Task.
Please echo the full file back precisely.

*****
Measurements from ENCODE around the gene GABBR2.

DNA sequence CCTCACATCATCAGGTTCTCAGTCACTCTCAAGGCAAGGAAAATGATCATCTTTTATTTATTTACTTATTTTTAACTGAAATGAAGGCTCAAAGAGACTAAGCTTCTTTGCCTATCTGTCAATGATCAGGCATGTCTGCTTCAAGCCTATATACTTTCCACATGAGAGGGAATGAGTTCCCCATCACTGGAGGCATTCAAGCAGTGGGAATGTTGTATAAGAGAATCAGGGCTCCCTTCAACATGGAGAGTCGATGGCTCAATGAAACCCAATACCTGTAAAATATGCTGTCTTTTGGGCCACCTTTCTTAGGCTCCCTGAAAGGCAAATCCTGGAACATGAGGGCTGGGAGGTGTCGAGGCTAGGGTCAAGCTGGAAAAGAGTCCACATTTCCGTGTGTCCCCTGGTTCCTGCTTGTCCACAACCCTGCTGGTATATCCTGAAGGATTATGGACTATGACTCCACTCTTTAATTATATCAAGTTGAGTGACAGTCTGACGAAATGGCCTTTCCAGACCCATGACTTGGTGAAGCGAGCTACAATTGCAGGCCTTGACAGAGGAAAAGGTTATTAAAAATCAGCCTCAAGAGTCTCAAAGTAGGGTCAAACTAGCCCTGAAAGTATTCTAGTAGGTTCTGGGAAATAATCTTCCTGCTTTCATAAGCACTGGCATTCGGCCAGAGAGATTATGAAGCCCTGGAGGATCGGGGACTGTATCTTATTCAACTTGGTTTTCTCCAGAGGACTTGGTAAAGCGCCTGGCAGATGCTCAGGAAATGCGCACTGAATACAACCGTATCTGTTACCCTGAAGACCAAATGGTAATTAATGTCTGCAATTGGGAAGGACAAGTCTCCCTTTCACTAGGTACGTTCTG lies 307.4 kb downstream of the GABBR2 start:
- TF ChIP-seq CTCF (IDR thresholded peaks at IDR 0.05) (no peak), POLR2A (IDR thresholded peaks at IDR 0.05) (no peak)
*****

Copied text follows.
Measurements from ENCODE around the gene GABBR2.

DNA sequence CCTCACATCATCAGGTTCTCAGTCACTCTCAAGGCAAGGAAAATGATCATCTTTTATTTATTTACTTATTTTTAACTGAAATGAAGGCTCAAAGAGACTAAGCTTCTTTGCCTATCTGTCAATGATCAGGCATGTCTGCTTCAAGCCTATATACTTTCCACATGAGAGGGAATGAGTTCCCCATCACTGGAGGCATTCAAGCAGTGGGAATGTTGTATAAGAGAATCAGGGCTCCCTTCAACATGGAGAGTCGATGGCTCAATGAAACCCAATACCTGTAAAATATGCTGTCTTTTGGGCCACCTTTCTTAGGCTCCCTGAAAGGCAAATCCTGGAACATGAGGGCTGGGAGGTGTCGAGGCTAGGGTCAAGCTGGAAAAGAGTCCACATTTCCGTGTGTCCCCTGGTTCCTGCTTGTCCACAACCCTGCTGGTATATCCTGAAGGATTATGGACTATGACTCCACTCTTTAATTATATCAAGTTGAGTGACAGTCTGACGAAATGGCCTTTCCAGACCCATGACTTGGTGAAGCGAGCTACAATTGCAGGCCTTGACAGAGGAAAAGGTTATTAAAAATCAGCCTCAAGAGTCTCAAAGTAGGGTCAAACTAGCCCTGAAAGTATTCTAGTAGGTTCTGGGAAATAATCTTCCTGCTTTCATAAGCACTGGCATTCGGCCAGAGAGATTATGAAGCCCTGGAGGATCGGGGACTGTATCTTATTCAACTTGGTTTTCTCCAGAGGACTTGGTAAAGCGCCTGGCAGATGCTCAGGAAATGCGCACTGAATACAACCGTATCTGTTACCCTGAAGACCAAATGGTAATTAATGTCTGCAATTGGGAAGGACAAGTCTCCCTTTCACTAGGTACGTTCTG lies 307.4 kb downstream of the GABBR2 start:
- TF ChIP-seq CTCF (IDR thresholded peaks at IDR 0.05) (no peak), POLR2A (IDR thresholded peaks at IDR 0.05) (no peak)